Too often in the workplace, employees feel like they have no idea where they stand. Growth seems possible, but out of reach, a result of putting their head to the grindstone day in and out with the hope that one day they will be rewarded for their efforts.
It doesn’t have to be like that. Sure, growth is the result of hard work but it’s just as much a product of smart work. It’s about being aware of your deficiencies and strengths, it’s about taking ownership of how you can develop to provide more value for yourself and your employer.
For employers, use gamified systems that demonstrate an employee’s competencies to indicate just how they can grow and level up. Progression will feel attainable and within reach, employees will be empowered to better themselves and advance their careers.
For employees, relish in the challenge of growth hacking your career. Break progression down into small steps that ultimately put you exactly where you belong to be.
Avoid The Peter Principle
Like many games, Fallout 4 restricts the player from doing certain things until they have reached what the game determines is a high enough level. This common game mechanic gives the player incentive to progress, but also protects the player from in-game experiences they might not yet be equipped with the resources or skill progression to navigate successfully. It protects the player from what is potentially an incredibly frustrating game experience in which they “lose” over and over and over.
Too often in the modern workplace, we try to advance our careers too quickly. We want the Director or VP title, but do we really have the resources and skills to navigate the challenge successfully?
Companies, feeling pressure to retain performing talent, will hand out titles left and right. The employee will feel proud of their accomplishment and satisfied they have earned the progression, but this positivity will be fleeting. What often occurs is that the employee has been set up for failure. Even if they can perform the tasks required within the construct of that organization, the title sets unrealistic expectations externally that doom the employee for failure.
The employee now begins to feel loss after loss after loss.
The Peter Principle is a management theory created by Laurence J. Peter. It states that an employee is typically selected for a promotion based on their performance in their current position, not on their ability to perform the role they are being promoted to. This creates an environment where employees will always rise to incompetence.
Tacticians, skilled at doing a specific thing, eventually become managers of tacticians.
But what if your top performing, world-class tactician doesn’t have management skills? The tactician desires a promotion to avoid the feeling he has topped out in his current role, and will almost assuredly leave for the competition if he is passed over another time for the promotion. This puts companies in a difficult quandary. If only there were game mechanics to protect us from our ambitions.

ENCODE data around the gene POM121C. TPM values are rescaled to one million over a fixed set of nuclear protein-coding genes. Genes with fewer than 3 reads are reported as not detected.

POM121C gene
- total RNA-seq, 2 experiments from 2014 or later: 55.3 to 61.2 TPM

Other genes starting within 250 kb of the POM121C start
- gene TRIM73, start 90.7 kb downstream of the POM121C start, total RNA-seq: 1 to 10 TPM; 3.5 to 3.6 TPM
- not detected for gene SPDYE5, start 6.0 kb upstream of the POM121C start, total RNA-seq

I'm challenging myself and anyone reading this article to really take stock in where they're at in their careers. Let’s all set ourselves up for success by arming ourselves with the right skills and resources to navigate our next challenge successfully.
Let’s make sure we do the reps. Let’s make sure we spend our next 10,000 hours wisely — the time theorized by Malcom Gladwell that it takes to truly master a skill with smart practice.
Fallout 4 has renewed my respect for what needs to be done before you can get to the next level.
Explore, Explore, Explore
Within Fallout 4, hundreds of available locations are filled with a seemingly infinite number of possible interactions. Avid players spend hours and hours searching the radiation-ridden commonwealth for rare items, interactions, and experiences. They trove the internet to discover just how other players are able to find these coveted in-game “easter eggs.”
As humans, it’s in our very nature to seek to consume and explore the world around us.
In marketing, the term “unicorn” is often used to describe a hard-to-find, highly valued employee that has both marketing savvy and technological fluency.
Remember that “unicorns” are born from exploration. No matter the industry, polymaths versed in many different skills and subject areas are of the utmost value.
To better ourselves, we must have the curiosity to explore our interests, discover new passions, and build empathy by walking a mile in someone else’s shoes.
Passion cannot be taught. Passion is gained through exposure, gained through cross-training and gained through exploration.
But remember you are not alone in this exploration….
Haters and Ghouls You Will Encounter in the Wasteland
As you traverse the radiation-washed-landscape in Fallout 4, you commonly encounter mutated zombies called Ghouls. Ghouls may be fast moving, but they are relatively dim-witted and easy to get rid of once you’ve built up your skills. But don’t lose respect for the harm they can do, they start to weigh you down if they catch you off guard.
In life, in the workplace and everywhere in between you will come across people that will tell you what you can’t do. Misery loves company. They’ll tell you to follow corporate ladders, to chase the big titles, and to not even consider thinking about starting your own business.
These are your ghouls.
They’ll try to pull you down, and sometimes even the ones we love are wired to lose simply based on their negative attitude.
Fuck the haters.
If there’s one thing I’ve learned in my chutes and ladders career that Fallout reminded me of, it is don’t be afraid to color outside the lines in obscure directions. Or as my friend and fellow Creative Director James Dowd says “Aim to misbehave.”
The greatest innovations of our time have come from those who had the perseverance and self-efficacy to keep trying new things. From the light bulb, to the world's leading startups like Uber and Google, it’s effort and a tad bit of rebellious creativity that drives us forward.
And that my friends, just like Fallout 4, isn’t linear.